ROME - An official who caused a storm in the Jewish world by praising Pope Pius XII for saving Jews
during World War Two backtracked on Sunday, saying his judgment was "historically premature."
The comments made last Thursday by Mordechay Lewy, the Israeli ambassador to the Vatican, were some of the warmest ever made by a Jewish official about Pius. Most have been very critical of his record.RELATED:Pope calls for end of violence in Libya, Syria
In an indication of how sensitive the subject of Pius is among Jews, Lewy was quickly assailed by some Jewish groups, including Holocaust survivors.
In a statement issued in what appeared to be an attempt to calm the dispute within the world Jewish community, Lewy said his comments were "embedded in a larger historical context."
"Given the fact that this context is still under the subject of ongoing and future research, passing my personal historical judgment on it was premature," Lewy said.
The question of what Pius did or did not do to help Jews has tormented Catholic-Jewish relations for decades and it is very rare for a leading Jewish or Israeli official to praise Pius.
Many Jews accuse Pius, who reigned from 1939 to 1958, of turning a blind eye to the Holocaust. The Vatican says he worked quietly behind the scenes because speaking out would have led to Nazi reprisals against Catholics and Jews in Europe.
Lewy, speaking at a ceremony to honor an Italian priest who helped Jews, had said Catholic convents and monasteries opened their doors to save Jews in the days following a Nazi sweep of Rome's Ghetto on Oct. 16, 1943.
In his speech on Thursday night, Lewy said: "There is reason to believe that this happened under the supervision of the highest Vatican officials, who were informed about what was going on."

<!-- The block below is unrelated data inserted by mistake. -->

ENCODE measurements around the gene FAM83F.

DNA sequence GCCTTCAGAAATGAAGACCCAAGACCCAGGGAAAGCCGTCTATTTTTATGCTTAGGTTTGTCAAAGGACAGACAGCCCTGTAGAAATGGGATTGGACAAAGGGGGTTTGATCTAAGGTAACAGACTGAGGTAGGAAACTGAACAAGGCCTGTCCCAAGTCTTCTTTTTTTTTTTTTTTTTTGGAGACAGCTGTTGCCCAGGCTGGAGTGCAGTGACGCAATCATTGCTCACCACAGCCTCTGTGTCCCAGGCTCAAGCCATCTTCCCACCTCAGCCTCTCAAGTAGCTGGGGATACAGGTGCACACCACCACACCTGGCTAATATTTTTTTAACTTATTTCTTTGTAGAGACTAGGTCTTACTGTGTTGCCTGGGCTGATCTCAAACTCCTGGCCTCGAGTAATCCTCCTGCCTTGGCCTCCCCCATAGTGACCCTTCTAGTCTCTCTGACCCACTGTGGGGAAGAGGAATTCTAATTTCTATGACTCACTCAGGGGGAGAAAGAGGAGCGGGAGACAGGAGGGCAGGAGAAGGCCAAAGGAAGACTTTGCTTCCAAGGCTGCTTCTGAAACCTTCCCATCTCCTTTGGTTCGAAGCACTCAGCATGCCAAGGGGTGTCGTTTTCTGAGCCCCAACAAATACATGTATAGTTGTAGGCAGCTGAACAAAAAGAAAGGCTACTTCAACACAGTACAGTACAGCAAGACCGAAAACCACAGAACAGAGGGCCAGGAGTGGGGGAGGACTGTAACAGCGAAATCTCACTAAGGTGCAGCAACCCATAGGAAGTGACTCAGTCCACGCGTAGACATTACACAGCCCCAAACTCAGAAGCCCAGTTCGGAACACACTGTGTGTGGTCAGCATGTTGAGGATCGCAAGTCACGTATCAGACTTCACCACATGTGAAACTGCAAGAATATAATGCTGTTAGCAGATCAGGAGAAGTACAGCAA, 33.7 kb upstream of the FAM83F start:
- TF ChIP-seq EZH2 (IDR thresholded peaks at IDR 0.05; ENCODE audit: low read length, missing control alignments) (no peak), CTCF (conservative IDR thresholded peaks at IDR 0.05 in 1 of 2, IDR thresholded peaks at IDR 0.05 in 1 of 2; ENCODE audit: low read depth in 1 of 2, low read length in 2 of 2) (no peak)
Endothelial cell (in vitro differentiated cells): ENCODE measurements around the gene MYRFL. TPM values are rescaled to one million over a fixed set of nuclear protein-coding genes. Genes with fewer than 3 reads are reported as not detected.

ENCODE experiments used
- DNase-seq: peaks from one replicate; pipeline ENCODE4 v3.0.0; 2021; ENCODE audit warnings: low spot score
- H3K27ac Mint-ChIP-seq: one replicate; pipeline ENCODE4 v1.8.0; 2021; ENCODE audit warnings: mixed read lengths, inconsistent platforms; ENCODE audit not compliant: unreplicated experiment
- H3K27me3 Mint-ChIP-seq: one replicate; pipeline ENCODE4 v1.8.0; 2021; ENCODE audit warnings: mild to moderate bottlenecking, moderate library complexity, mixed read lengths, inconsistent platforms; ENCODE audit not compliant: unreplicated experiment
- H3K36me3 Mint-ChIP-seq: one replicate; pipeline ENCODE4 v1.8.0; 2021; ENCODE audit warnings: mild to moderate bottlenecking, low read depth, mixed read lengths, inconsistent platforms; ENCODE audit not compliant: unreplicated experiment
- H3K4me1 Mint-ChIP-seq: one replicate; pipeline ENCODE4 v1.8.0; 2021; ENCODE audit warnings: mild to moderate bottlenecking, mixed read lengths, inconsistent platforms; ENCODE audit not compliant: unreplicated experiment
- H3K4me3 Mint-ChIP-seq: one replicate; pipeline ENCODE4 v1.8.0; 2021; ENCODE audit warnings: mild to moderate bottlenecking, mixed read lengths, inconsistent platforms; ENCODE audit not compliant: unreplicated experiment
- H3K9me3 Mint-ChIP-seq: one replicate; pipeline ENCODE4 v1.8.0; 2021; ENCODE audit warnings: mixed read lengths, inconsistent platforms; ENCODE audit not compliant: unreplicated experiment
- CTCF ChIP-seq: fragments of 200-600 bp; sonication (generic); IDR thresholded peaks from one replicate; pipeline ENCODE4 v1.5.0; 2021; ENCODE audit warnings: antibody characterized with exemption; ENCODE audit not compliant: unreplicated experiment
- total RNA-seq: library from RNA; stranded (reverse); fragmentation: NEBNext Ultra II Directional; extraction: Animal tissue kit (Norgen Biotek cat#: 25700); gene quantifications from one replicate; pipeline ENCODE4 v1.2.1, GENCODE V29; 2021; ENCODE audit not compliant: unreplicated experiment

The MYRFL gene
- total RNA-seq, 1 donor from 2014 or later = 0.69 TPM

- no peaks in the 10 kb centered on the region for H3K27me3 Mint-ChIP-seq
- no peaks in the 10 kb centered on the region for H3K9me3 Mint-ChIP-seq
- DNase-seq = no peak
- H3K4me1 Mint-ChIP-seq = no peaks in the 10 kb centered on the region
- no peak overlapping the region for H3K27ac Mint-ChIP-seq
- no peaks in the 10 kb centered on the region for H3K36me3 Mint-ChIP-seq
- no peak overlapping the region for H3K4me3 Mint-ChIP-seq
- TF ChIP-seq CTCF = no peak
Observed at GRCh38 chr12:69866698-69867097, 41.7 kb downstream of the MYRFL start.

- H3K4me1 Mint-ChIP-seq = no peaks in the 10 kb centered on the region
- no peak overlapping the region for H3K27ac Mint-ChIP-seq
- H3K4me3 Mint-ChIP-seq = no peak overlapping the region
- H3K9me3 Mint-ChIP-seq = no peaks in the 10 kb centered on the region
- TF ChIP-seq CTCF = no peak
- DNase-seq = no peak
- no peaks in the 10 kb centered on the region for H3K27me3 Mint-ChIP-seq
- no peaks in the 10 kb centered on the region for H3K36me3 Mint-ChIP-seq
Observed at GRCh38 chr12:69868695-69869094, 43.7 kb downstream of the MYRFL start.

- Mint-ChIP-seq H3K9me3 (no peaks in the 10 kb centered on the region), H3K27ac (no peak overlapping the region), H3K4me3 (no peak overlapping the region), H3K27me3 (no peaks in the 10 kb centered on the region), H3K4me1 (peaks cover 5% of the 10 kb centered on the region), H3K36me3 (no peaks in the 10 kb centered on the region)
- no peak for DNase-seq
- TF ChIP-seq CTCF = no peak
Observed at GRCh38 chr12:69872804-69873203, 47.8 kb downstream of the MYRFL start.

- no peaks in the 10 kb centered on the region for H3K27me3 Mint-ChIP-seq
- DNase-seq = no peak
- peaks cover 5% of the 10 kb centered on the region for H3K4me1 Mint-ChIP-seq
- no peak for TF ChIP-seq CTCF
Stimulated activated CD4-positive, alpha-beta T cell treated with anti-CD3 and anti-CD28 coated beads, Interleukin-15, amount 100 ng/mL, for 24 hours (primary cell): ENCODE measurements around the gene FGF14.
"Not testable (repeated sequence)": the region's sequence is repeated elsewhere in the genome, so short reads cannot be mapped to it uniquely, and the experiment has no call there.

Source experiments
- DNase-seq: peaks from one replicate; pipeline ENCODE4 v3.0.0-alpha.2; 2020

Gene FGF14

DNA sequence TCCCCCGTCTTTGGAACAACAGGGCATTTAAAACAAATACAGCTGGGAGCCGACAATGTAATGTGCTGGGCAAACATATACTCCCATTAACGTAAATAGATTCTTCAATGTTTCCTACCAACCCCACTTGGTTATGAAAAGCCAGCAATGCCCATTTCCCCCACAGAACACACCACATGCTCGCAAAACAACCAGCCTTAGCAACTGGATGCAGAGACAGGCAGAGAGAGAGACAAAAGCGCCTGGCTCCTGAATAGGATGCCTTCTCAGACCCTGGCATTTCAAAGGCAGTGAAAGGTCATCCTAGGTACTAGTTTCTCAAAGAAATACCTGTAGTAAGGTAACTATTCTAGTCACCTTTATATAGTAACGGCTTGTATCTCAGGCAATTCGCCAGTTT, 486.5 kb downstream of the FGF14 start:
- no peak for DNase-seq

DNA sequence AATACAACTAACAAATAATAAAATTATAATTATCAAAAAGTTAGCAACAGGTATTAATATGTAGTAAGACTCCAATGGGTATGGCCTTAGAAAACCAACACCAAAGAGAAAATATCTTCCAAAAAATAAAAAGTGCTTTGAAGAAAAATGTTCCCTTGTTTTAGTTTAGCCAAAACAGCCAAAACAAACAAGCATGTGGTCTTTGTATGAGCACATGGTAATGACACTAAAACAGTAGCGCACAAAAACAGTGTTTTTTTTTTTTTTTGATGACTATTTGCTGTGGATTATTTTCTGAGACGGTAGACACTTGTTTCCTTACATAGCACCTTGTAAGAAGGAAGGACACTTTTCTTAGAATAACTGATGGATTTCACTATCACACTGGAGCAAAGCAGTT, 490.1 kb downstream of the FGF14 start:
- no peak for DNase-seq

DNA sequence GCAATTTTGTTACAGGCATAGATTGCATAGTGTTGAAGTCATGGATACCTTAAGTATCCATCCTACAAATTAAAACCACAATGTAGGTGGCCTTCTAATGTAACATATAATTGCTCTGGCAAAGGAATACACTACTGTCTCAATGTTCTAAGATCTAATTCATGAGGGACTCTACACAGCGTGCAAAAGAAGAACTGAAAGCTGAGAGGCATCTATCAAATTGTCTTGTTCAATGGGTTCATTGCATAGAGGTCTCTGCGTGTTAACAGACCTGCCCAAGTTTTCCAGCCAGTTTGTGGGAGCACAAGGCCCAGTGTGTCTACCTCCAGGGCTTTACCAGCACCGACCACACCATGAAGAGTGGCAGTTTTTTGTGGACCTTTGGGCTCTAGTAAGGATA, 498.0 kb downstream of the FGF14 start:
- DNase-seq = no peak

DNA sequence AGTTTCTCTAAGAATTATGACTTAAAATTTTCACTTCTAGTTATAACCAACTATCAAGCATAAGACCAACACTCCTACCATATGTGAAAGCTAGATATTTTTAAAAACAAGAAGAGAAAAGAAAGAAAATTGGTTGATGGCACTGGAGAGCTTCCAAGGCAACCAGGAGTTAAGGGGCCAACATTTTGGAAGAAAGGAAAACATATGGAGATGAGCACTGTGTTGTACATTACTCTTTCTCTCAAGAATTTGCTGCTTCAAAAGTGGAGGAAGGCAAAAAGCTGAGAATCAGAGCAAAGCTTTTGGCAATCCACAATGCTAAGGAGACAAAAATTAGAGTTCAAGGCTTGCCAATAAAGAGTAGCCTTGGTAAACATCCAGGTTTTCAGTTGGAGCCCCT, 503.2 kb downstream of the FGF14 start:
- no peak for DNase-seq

"So it would be a mistake to say that the Catholic Church, the Vatican and the pope himself opposed actions to save the Jews. To the contrary, the opposite is true," he said.
Elan Steinberg, vice-president of the American Gathering of Holocaust Survivors and their Descendants, called Lewy's comments unsustainable.
"For any ambassador to make such specious comments is morally wrong. For the Israeli envoy to do so is particularly hurtful to Holocaust survivors who suffered grievously because of Pius's silence," Steinberg said in a statement.
Steinberg said Lewy had "disgracefully conflated the praiseworthy actions of elements in the Catholic Church to rescue Jews with the glaring failure of Pope Pius to do so."
When Pope Benedict visited Rome's synagogue last year, the president of the capital's Jewish community told him that Pius's "silence before the Holocaust" still hurt Jews because more should have been done.
Many Jews responded angrily last year when the pope said in a book that Pius was "one of the great righteous men and that he saved more Jews than anyone else."
Jews have asked that a process that could lead to Pius becoming a saint in the Roman Catholic Church be frozen until all the Vatican archives from the period have been opened and studied.